Me: (pointing to a vegetable tray) Oh, what are those?
Confused co-worker: What are what?
Me: Those orange things. They’re super long and skinny and the top part is short and green. What vegetable is that?
Co-worker:(slowly) Are you talking about carrots?
Me:(realizing) Oh. Uh. I was joking. I know what carrots are.
Co-workers walks away, shaking her head.
Obviously, I’ve seen a carrot before. Obviously, I know what a carrot is. But I’d never seen ones that looked like that — they were cut differently and the top parts were shortened. I’d failed to recognize a carrot in front of my face.
So, what is this a metaphor for?
Lately, I’ve been trying to submit my writing to the ever-increasing number of popular women’s blogs. You know the types. A bunch of cool girls write about the Internet or their lives making sure to reference, I don’t know, bands from the late ’80s and specific episodes of ‘My So Called Life’ and Christina Hendricks from ‘Mad Men.’ They are blogs where every post is quirky or sort of apathetic or about wine or condemning rape culture, and there’s like, an ever-clicking chorus of Internet yes-women who all seem to like the same things and hate the same things and it’s all real cozy for everyone. And look, that’s totally great that women feel they can express themselves online. It’s a miracle and a haven. We’ve come a long way and rah, rah, hear us type furiously!!
I read “The Carrot” and I want to say 1) genius, you win, thank you, etc; 2) you’re such a strong writer—you may not write in that ubiquitous, dreamy style you see in the Female Blog Conglomerate, but yours is a much more aware, self-assured, professional style. To put it in terms that are sort of outdated and don’t fit the way media is changing, their shit belongs on blogs, but your shit belongs in magazines and newspapers;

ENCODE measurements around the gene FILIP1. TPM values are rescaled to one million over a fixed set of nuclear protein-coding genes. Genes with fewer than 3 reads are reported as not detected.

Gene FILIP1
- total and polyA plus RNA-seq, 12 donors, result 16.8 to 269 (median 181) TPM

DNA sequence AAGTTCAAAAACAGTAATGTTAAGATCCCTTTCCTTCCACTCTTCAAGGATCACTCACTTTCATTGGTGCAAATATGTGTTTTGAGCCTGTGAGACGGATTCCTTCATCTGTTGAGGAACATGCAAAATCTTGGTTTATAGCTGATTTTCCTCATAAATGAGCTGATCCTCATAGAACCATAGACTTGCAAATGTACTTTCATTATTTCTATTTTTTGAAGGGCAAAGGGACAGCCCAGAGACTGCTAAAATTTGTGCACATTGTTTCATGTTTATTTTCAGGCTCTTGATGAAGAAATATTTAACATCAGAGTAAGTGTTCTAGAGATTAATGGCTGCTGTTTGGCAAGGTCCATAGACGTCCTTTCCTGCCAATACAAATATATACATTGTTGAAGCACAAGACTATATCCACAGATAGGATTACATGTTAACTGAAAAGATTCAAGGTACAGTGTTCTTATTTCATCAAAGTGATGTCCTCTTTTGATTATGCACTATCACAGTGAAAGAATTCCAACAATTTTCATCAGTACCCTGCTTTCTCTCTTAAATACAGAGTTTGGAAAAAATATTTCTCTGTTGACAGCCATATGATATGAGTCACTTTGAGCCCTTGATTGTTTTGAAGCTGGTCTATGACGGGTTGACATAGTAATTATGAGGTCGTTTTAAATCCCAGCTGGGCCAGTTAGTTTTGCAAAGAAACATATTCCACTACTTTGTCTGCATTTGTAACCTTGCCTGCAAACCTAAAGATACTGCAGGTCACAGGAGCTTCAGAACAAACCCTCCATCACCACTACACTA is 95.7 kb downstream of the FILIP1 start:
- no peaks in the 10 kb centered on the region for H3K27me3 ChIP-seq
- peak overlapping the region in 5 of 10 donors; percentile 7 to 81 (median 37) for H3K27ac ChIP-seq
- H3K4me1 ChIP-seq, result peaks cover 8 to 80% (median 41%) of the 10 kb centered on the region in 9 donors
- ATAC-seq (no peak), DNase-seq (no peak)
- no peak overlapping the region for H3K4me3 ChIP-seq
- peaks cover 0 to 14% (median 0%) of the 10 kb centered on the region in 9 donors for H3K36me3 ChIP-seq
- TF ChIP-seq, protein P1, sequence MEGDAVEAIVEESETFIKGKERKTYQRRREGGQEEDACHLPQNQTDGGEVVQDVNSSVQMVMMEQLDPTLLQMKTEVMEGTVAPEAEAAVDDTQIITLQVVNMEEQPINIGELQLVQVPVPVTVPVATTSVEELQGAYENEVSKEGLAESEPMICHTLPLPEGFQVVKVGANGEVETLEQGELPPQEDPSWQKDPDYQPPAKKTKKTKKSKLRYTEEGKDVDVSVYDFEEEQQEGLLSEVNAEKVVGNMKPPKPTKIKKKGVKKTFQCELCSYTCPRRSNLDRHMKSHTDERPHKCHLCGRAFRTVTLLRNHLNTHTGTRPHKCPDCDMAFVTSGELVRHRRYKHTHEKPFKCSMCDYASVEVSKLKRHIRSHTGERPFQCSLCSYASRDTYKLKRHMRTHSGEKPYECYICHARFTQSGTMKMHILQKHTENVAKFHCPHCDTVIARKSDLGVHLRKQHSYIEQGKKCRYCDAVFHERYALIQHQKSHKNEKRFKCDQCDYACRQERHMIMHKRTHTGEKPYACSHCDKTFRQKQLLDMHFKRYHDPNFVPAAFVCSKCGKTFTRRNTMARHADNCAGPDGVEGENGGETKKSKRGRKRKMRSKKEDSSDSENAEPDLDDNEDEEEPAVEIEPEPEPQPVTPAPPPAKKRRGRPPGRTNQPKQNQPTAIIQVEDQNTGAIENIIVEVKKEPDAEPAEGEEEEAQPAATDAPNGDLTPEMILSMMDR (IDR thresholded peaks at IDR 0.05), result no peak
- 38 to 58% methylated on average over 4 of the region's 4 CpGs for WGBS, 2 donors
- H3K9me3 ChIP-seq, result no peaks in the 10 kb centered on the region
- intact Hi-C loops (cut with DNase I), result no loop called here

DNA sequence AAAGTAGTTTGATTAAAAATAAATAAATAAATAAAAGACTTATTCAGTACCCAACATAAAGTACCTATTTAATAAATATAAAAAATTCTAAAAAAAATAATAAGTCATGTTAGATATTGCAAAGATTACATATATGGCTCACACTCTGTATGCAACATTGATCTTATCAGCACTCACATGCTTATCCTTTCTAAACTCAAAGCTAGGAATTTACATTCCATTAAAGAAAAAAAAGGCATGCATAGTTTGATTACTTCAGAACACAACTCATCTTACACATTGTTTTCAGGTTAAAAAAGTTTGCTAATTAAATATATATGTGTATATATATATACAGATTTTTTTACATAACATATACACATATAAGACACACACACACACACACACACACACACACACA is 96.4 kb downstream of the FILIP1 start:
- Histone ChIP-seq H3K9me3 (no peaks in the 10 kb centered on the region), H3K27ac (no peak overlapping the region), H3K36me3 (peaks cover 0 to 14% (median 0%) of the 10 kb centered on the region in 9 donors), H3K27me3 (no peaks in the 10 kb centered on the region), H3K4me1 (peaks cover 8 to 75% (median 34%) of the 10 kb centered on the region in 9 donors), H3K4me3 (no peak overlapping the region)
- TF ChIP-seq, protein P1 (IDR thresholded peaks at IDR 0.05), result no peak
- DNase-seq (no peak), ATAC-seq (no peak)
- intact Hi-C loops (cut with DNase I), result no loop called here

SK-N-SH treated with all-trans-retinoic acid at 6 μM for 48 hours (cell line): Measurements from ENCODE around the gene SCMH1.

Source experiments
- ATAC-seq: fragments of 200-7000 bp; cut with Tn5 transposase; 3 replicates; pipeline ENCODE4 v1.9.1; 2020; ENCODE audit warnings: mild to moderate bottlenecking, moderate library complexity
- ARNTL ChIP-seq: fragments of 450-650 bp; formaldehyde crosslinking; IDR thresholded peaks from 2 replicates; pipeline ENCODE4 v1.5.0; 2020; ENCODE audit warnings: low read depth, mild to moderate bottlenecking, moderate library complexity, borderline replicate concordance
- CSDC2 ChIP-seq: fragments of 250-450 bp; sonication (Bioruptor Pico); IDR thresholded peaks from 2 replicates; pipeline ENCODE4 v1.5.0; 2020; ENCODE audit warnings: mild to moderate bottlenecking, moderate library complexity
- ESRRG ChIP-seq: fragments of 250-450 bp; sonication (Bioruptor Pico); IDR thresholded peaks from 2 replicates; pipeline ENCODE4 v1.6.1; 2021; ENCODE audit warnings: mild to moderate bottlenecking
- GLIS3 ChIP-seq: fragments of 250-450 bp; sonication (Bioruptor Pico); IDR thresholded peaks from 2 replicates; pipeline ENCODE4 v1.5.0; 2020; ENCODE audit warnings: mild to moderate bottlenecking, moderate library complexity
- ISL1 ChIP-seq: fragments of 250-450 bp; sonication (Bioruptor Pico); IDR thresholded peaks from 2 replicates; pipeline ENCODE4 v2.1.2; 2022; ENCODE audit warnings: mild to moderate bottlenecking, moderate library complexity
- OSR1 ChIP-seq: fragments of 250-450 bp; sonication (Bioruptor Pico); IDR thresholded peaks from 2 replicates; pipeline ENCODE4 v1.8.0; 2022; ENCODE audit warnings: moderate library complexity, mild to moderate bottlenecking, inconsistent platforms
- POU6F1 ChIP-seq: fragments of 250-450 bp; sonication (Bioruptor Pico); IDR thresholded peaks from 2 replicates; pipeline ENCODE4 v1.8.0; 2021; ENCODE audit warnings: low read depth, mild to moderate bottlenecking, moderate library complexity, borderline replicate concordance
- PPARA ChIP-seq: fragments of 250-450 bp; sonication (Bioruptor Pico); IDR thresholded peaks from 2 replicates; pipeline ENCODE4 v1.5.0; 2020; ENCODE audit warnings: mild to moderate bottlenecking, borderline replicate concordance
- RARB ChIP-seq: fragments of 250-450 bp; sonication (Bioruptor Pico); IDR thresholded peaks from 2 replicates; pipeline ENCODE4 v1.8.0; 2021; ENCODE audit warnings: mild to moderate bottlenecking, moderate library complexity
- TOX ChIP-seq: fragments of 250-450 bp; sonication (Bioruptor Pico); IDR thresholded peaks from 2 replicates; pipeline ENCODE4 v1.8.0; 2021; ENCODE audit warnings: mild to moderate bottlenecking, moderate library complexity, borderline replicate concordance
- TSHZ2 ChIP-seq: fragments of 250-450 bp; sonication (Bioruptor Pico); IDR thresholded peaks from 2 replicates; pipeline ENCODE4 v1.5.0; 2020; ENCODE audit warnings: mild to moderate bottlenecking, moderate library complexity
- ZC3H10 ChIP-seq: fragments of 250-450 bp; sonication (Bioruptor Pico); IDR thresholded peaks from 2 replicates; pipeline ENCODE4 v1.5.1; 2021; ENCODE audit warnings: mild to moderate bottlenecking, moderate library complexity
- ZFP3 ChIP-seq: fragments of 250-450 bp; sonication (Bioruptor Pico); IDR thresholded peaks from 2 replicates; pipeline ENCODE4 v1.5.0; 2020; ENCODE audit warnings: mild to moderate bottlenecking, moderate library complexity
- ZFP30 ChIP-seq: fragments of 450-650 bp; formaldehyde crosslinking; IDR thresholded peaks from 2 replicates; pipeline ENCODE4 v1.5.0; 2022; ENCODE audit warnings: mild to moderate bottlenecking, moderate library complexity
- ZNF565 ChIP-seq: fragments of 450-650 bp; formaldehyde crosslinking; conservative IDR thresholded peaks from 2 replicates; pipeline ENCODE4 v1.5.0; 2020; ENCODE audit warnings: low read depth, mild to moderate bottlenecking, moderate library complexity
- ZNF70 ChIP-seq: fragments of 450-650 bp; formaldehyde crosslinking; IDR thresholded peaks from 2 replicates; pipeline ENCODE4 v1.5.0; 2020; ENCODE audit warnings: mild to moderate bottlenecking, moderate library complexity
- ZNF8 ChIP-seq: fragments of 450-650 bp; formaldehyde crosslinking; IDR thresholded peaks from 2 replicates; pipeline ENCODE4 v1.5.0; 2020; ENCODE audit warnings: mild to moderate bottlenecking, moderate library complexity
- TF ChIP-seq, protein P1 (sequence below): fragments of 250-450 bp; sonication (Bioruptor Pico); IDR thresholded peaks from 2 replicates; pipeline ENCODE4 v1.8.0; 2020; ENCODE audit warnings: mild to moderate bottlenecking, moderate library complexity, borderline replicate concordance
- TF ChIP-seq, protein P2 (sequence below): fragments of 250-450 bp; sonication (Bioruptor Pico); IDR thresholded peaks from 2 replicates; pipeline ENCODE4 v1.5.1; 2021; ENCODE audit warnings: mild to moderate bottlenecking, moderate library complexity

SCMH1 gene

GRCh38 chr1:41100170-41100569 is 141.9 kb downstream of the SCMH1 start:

3) Kate and I were having this conversation the other day that I think might be related. We were talking about how lifestyle magazines tend to be pretty rigidly gendered, owing to ad sales and demographics. I’m hard-pressed to think of a nation-wide lifestyle magazine that isn’t “for women” or “for men,” except for maybe GOOD but even that is pretty political and hard-news-y, and New York Magazine but that’s technically local, or sort-of local.
I don’t really see why this has expanded, or has to expand, to lifestyle blogs. Like The Hairpin, for example: there are some great articles about feminism/womanhood/”the sisterhood” in there, but I don’t see why articles about throwing pizza parties or even getting a biopsy for a breast tumor have to be “Ladies First.” The idea that guys don’t want to read articles about boob tumors is kind of outdated and sort of nebulously sexist. I guess The Awl used to be more gender-neutral, but since the establishment of The Hairpin as “The Awl for women”, it’s become by default “for men.”
I’m not one to argue that everybody should have a chance at writing everything for everyone. I think women writing for women is important. But I also think it’s important to have women writing for an audience including both genders. You have megablogs like Hello Giggles that aim to work against “standard Boys Club content,” but few blogs that don’t let the Boys Club influence, for or against, their content.
I suppose what I’m trying to say is that your writing, in content and style, tends to speak to a greater audience than well-educated women (“Beige Chicks”). And it’s a shame that that has to be a crutch in getting your writing out there. Everything is so rigidly compartmentalized these days. Everything is so tailored to “fit your interests as a [insert demographic here].” And you’re the kind of person who believes—knows—that everyone is much, much more than their demographic. (I mean, isn’t that what 100 Interviews is about?)